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    By admin


    August 24, 2006


    Source: AudiBMW.com Racing

    I am sitting at home in Harrisburg, PA Monday, August 21, 2006 and feeling a little uneasy. For the last few weeks I have had but one thought on my mind: finishing under the infamous 2:00 minute mark.

    This past weekend was the 55th running of the Duryea Hillclimb in Reading, PA. I had previously run the event back in the mid-nineties in a 1995 Mustang Cobra R. That was, in fact, my very first hillclimb and I can still recall being somewhat uncomfortable throughout the event.

    My experience leading up to that day had been ten years of autocross and at least a dozen track events. Like many less experienced drivers I thought the fast way through any course was driving with more ambition than talent. A hillclimb, I would come to find out over the years, is no place to have this kind of immature attitude! One of my partner’s favorite sayings (“trees don’t move”) pretty much sums it up. The risk at a hillclimb is far greater than at most other motorsport events. Wood posts placed 50 feet apart with a 1 inch steel cable draped between them are not designed to stop a 3100 lb car (traveling far in excess of 100 mph) from plummeting down a cliff.

    For this year’s run everything came together perfectly on Saturday morning. The forecast for the next few days was in the mid 80’s and sunny (not that rain would discourage an Audi driver). The #06 AudiBMW.com Racing Audi was better prepared than it has been for the 2 years that we have owned the car.

    A sub-frame bolt had been broken two weeks earlier at another event and the fuel pedal assembly needed a complete rebuild. Those repairs complete, however, the biggest change to the car came from a complete recalibration of the Motec engine management. For this I had called the HP master, Alistair Oag, from www.InterprepTuning.com.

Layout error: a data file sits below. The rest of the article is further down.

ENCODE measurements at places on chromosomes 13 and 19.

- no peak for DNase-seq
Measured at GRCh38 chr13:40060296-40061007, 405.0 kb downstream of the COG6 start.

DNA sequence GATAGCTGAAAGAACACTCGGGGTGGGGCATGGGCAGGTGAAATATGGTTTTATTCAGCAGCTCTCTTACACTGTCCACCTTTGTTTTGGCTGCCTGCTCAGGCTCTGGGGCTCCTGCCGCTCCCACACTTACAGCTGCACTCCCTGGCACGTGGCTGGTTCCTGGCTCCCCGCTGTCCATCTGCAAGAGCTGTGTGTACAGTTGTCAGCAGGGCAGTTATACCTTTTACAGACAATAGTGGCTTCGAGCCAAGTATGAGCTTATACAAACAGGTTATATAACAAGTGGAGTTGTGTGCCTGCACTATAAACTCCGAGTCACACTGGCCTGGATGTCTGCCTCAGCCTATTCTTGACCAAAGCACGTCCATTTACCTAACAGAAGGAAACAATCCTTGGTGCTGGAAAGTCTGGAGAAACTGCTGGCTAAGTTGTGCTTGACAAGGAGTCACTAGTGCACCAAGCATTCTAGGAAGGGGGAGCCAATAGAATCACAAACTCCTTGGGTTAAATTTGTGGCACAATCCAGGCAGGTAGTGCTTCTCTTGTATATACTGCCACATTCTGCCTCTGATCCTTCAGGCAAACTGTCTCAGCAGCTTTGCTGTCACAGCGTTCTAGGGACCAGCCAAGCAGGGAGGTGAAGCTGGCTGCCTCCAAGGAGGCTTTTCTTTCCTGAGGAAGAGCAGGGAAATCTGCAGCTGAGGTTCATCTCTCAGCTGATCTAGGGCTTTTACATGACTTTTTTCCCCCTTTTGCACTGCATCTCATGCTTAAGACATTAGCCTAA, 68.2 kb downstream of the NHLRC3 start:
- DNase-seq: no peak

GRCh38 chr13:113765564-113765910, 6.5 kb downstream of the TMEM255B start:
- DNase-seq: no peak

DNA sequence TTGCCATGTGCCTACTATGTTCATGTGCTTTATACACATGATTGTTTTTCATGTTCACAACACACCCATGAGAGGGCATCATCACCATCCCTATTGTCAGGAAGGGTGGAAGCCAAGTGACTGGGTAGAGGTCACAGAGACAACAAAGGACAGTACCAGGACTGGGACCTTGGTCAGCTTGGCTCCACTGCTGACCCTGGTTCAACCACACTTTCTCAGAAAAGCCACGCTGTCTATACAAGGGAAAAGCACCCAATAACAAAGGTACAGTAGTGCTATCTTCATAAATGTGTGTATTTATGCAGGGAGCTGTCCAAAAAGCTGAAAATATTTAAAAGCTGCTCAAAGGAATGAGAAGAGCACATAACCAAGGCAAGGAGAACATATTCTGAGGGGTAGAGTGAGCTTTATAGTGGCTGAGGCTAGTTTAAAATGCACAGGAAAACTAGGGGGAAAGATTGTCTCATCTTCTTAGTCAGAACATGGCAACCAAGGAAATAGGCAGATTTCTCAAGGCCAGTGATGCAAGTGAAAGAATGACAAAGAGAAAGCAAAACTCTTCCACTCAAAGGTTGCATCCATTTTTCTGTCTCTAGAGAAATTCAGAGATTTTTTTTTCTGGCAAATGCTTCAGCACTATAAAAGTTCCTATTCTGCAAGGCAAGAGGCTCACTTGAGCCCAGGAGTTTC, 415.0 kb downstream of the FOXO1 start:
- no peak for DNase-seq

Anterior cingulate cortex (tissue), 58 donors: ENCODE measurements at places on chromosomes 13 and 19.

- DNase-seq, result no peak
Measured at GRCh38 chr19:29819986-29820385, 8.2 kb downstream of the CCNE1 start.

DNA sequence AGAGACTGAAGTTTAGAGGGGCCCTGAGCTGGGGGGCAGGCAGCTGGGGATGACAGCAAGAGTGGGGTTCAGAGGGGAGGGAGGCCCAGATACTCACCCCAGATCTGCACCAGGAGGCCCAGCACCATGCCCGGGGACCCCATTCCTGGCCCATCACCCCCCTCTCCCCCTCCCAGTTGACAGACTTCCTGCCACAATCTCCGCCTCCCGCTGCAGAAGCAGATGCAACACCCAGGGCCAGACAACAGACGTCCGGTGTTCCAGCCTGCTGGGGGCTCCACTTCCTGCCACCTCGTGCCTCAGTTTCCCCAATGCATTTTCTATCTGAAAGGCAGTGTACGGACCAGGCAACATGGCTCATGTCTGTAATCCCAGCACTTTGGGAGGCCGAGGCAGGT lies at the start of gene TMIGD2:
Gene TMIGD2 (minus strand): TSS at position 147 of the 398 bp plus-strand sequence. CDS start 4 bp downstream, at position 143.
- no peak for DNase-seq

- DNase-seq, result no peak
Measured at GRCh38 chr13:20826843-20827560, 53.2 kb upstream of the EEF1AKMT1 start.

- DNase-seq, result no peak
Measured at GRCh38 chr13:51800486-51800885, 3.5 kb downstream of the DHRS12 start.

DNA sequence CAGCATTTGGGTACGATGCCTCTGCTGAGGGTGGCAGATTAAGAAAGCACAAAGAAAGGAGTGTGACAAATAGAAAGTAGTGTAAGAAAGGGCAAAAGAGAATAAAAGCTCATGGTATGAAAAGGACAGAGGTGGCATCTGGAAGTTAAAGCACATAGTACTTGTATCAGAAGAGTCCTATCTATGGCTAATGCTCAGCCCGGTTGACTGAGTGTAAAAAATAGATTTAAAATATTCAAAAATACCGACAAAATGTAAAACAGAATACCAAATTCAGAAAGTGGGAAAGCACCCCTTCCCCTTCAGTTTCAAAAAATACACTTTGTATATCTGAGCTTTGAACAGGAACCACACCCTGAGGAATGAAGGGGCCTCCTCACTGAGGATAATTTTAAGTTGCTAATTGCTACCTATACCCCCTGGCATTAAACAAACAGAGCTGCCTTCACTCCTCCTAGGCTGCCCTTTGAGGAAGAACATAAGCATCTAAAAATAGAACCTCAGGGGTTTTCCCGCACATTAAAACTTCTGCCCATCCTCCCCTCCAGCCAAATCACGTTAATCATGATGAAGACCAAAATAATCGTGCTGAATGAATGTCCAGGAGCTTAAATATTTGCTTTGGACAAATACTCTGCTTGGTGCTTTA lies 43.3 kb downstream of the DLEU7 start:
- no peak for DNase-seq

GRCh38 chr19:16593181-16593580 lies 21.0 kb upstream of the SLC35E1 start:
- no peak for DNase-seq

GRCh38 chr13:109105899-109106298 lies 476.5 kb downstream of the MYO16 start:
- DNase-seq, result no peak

Alistair was one of the original developers of the #06 car back in 2000 and just has an amazing gift when it comes to VW and Audi race performance. I feel he and I make a great team, Over our history I am typically the one asking for more boost and he always convinces me that less heat and durability is the way to go. Inevitably we end up somewhere in the middle, which is what makes us a great team. Our race motor has benefited as well having been driven hard for over 70 hours with no issues whatsoever.

    The suspension was also setup nearly perfect. The last few years I have really gotten an education on how triple adjustable shocks work and how drastically the proper setup can affect lap times. The #06 Audi S4 came off the trailer ready for to make history.

    For this race we were also planning a new goody – a Bullet Cam. The camera arrived by UPS late Friday afternoon meaning that installation at the shop would be out of the question. Our research had led us to the new 580 line camera from www.datatoys.com. We read all the instructions on the drive to the event on Saturday morning and by 8:15 am had begun installation in the pits. My wife, Tonya, actually completed the installation while I was away at the 8:30 mandatory drivers meeting.

    With the announcement “Group 1 to staging” I complete one last visual check of the car, slide over the roll bar and into the tight confines of the race seat and get ready to do what we came for!

    Twist the main power on, flip up the ignition switch and depress the black rubber starter button. Maybe it’s just in my head but since the tuning by Alistair the car sounds even better at idle. Engage the clutch and let the car ease into line. Approximately 15 race cars of all types and pedigrees stand between the wide, yellow RS4 fenders and the start line. Cars leave the line every 30 seconds, so within several minutes I am within a few cars of the start.

    Just relax, take a deep breath. This is the first run of the weekend!

    Will the braking into the first turn feel stable and secure? Will the left hand turn-in, to turn one bite and not push? Well the rear 18 inch Hoosier A6’s contain the power of the Audi 2.7 Twin Turbo motor while easing into the throttle during turn-out? All these questions and probably hundreds more swirling in my head will be answered in just a few seconds.

    The stage light changes from red to yellow. In about 10 seconds the green will be shinning bright. Depress the accelerator, 4500 shows on the Motec ADL, drop the clutch and the cars launches forward violent and hard. Shift to second which feels quick and smooth. Turn 1, brake hard, very stable. Trail brake during initial turn-in, no understeer. Nice! Start to unwind and lay down power in only the way all-wheel drive can. A little over-steer now, but with a slight modulation of the throttle the Hoosiers bite hard. Two minutes later the finish line goes by in a blur.